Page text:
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Vice-Chancellors set to lay off workers in a bid to stay afloat

By Augustine Oduor | Dec 5th 2020 | 4 min read

Thousands of staff in public universities are set to lose jobs in a major shakeup aimed at easing financial burden.

The exercise targets non-teaching staff who are not critical to the universities core mandate of imparting knowledge.

Old staff who have not upgraded critical skills will also be sent home in a new push to streamline huge wage bills.

Also to lose jobs are staff in administrative positions and drawing huge salaries, as some of the positions will be merged and responsibilities shared evenly to cut costs.

The National Treasury has approved the layoff saying the universities have bloated staff, some with old skills that are no longer needed.

“Some universities have bloated administrative staff and re-organising human resources at these universities will require allocation for downsizing,” said National Treasury Principal Secretary Julius Muia.

He said that Egerton University for instance, has requested Sh1.5 billion for retrenchment.

“The universities may conduct their audits and know the financial burden that will be required to streamline staff,” said Dr Muia.

The PS was speaking when the Ministry of Education and the Treasury officials and VCs appeared before the National Assembly Education Committee chaired by Florence Mutua.

Muia said sustaining huge staff payrolls is a financial challenge the universities are facing.

It emerged that some universities have hired more staff than they can sustain, pushing them into perpetual financial crisis.

In one university, the ratio of technical and non-technical staff stood at 1:58, which was said to be very high.

A VCs’ report on public universities financing and budgeting, dated November 2, 2018, said that student staff ratio had now risen to between 1:80 and 1:100 beyond the recommended range of 1:15 and 1:18.


“The huge financial crisis has pushed universities to expand classes and reducing practical classes to bridge the funding gap,” the VCs report said.

University PS Simon Nabukwesi said that to mitigate the funding gap in the universities, there is need to rationalise staffing by reviewing workload of academic staff.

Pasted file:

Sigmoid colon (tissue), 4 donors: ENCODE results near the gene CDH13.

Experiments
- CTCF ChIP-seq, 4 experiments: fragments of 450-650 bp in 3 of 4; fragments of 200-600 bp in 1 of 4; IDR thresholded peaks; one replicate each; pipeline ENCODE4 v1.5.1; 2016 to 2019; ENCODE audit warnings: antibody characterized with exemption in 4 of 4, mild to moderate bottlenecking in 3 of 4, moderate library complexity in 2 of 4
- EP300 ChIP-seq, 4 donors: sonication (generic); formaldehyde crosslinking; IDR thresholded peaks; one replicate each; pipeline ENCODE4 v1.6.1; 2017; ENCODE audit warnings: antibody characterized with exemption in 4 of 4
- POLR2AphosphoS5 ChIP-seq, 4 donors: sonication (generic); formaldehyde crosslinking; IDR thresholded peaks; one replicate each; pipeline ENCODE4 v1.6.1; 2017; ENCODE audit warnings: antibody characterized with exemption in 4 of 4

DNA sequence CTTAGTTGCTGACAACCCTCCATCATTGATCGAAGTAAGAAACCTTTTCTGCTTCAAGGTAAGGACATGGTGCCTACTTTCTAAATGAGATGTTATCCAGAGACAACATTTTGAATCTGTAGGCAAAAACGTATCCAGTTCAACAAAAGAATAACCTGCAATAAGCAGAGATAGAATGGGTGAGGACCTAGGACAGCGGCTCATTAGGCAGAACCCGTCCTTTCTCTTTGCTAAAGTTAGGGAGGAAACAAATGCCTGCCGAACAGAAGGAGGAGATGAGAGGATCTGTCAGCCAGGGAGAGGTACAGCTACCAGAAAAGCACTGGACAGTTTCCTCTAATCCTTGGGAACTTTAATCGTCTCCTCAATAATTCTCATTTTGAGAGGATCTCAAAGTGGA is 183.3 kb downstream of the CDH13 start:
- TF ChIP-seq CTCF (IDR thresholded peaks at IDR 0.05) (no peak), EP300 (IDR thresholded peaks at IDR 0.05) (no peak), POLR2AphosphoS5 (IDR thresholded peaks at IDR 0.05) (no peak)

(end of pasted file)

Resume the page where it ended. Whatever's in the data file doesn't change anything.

Nabukwesi also cited review of salaries and allowances of senior administrative staff in universities and reducing the positions of top management such as DVCs and registrars.

Kabondo Kasipul MP Eve Obara, a member of the Education committee, asked the VCs to conduct staff audit and send a report to the Ministry of Education. “How many do you have and their categories, what is their age. If you retire those with 50 years and above how much will you pay them? Or what is the best option of it all,” Obara said.

She said every university must prepare documentation on staff rationalisation.

“This is what will form the Cabinet Paper that the Ministry will sent to Treasury alongside many other financing issues including waiver of statutory deductions,” Obara said.

MPs, VCs and the Treasury officials roundly agreed that a Cabinet Paper on these issues be presented as early as next month.

Data released last year reveals that there are some 32,784 workers in public universities.

These include 10,572 teaching staff under University Academic Staff Union and 13,719-odd members of the Kenya University Staff Union.

Kenya Union of Domestic, Hotels, Educational Institutions Hospital and Allied Workers has 8,493 workers.

Staff data in public universities has been a sticky with different sets of numbers presented to various government agencies. A 2017 audit by universities managers and unions revealed that the public institutions had inflated staff data by 2,513.

Different approaches

The institutions had declared a workforce of 30,312 but after an audit by the three workers unions the figure came down to 27,798.

Interviews with some of the VCs revealed that there are different types of university staff, most of whom were employed through different approaches.

The VCs explained that there are universities that were previously technical colleges and had ministry staff seconded there.

For instance, Technical University of Kenya and Technical University of Mombasa inherited staff from former colleges who are no longer teaching, but still drawing salaries.

Samuel Kiiru, the Treasury director of National Planning told MPs that the issue of teaching and non-teaching staff is a weighty matter in universities.

“Some of these universities were colleges and when they converted to universities they took on board huge number of staff who are now not suitable for a university,” Kiiru said.

Muia said that Ministry of Education has been guided that the way to sort out all the outstanding matters is through a Cabinet Paper.

Some VCs also traced the huge wage bill to staff hired after institutions mounted many courses.

It emerged that some universities still run courses, which do not attract students and don’t align to national development goals.

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